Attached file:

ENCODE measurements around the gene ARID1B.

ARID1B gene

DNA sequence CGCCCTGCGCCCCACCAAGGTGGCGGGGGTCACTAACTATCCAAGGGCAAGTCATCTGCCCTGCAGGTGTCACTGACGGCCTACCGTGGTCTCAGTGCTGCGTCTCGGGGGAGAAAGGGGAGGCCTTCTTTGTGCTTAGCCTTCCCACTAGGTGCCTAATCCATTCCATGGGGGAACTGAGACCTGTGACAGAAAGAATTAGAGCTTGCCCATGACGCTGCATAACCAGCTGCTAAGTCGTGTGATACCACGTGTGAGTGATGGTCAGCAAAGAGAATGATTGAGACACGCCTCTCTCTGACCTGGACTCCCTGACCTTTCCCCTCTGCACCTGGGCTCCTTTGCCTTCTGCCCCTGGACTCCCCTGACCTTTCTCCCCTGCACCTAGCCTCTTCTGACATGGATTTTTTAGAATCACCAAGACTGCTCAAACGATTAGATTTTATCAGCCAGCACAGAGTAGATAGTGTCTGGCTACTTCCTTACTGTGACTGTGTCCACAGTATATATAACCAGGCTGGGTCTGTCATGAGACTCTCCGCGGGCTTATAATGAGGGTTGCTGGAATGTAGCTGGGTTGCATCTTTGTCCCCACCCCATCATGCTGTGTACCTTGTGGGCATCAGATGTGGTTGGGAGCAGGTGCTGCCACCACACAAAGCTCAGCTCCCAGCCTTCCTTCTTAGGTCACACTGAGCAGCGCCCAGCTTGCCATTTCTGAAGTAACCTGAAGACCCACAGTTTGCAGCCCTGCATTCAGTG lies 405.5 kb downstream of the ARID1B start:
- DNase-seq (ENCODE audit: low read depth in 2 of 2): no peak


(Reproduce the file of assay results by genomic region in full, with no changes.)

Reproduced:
ENCODE measurements around the gene ARID1B.

ARID1B gene

DNA sequence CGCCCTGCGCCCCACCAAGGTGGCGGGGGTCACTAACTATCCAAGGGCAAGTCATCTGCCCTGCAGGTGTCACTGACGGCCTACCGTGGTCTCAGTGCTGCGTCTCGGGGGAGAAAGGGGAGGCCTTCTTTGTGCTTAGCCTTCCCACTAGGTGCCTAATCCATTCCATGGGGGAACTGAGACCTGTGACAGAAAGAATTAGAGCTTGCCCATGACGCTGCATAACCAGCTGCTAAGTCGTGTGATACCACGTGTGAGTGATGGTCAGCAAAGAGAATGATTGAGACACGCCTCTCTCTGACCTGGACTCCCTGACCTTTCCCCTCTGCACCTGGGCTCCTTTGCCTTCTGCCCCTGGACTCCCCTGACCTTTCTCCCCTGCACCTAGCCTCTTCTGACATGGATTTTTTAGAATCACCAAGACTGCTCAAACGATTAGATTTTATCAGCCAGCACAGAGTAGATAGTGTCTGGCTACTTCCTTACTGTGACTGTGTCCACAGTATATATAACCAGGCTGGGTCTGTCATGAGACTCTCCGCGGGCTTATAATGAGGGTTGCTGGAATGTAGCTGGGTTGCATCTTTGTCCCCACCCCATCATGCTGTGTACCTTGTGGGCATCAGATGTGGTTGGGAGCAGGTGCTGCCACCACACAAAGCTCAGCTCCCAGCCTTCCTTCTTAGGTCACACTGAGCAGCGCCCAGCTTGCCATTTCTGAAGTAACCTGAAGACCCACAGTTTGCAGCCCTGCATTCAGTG lies 405.5 kb downstream of the ARID1B start:
- DNase-seq (ENCODE audit: low read depth in 2 of 2): no peak